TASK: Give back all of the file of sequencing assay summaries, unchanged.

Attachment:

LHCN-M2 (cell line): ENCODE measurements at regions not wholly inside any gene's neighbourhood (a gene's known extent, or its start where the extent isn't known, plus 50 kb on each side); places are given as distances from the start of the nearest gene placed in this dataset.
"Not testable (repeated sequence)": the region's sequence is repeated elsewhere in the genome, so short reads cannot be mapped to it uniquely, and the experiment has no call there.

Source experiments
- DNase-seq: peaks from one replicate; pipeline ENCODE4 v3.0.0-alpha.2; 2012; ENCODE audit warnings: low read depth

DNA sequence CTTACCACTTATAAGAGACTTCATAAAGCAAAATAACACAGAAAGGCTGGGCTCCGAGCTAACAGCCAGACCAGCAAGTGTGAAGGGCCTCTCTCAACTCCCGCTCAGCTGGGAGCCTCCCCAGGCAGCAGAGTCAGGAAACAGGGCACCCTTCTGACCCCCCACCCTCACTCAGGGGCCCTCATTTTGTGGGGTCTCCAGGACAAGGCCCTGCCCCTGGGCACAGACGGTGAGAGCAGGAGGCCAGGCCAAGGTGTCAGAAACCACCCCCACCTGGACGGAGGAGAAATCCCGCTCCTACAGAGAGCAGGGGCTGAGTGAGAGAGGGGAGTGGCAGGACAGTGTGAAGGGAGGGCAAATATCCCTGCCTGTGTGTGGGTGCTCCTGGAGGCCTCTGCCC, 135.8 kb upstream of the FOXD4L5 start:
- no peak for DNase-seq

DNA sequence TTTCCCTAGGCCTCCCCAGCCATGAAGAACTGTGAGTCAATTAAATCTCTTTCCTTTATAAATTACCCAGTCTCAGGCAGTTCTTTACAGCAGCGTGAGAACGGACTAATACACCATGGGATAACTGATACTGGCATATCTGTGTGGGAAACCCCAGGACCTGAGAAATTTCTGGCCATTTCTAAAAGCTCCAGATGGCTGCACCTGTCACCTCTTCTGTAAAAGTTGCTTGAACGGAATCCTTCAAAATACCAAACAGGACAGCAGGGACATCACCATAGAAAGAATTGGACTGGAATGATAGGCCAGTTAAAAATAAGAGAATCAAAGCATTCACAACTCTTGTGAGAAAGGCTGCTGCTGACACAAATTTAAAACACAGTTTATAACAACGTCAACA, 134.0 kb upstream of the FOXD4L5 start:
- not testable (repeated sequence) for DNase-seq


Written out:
LHCN-M2 (cell line): ENCODE measurements at regions not wholly inside any gene's neighbourhood (a gene's known extent, or its start where the extent isn't known, plus 50 kb on each side); places are given as distances from the start of the nearest gene placed in this dataset.
"Not testable (repeated sequence)": the region's sequence is repeated elsewhere in the genome, so short reads cannot be mapped to it uniquely, and the experiment has no call there.

Source experiments
- DNase-seq: peaks from one replicate; pipeline ENCODE4 v3.0.0-alpha.2; 2012; ENCODE audit warnings: low read depth

DNA sequence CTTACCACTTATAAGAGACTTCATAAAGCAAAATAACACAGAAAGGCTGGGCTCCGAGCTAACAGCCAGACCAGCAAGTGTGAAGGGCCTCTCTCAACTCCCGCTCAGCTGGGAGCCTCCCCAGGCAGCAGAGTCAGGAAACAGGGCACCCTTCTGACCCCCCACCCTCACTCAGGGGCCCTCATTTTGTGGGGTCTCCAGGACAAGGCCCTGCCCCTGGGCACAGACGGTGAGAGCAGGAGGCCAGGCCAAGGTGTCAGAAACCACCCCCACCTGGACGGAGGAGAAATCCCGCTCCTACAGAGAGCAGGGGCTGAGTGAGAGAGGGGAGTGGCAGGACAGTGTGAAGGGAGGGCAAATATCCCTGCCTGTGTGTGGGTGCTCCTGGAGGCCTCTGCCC, 135.8 kb upstream of the FOXD4L5 start:
- no peak for DNase-seq

DNA sequence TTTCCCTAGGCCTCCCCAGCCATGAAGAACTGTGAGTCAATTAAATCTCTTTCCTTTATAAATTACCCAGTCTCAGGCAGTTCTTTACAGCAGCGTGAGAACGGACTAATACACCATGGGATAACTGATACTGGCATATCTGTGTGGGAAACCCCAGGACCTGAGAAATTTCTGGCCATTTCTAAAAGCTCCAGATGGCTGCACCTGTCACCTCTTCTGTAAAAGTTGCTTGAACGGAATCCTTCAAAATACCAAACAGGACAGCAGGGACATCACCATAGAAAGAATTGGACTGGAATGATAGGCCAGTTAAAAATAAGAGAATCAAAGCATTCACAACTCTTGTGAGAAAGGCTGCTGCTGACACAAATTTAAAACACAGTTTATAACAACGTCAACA, 134.0 kb upstream of the FOXD4L5 start:
- not testable (repeated sequence) for DNase-seq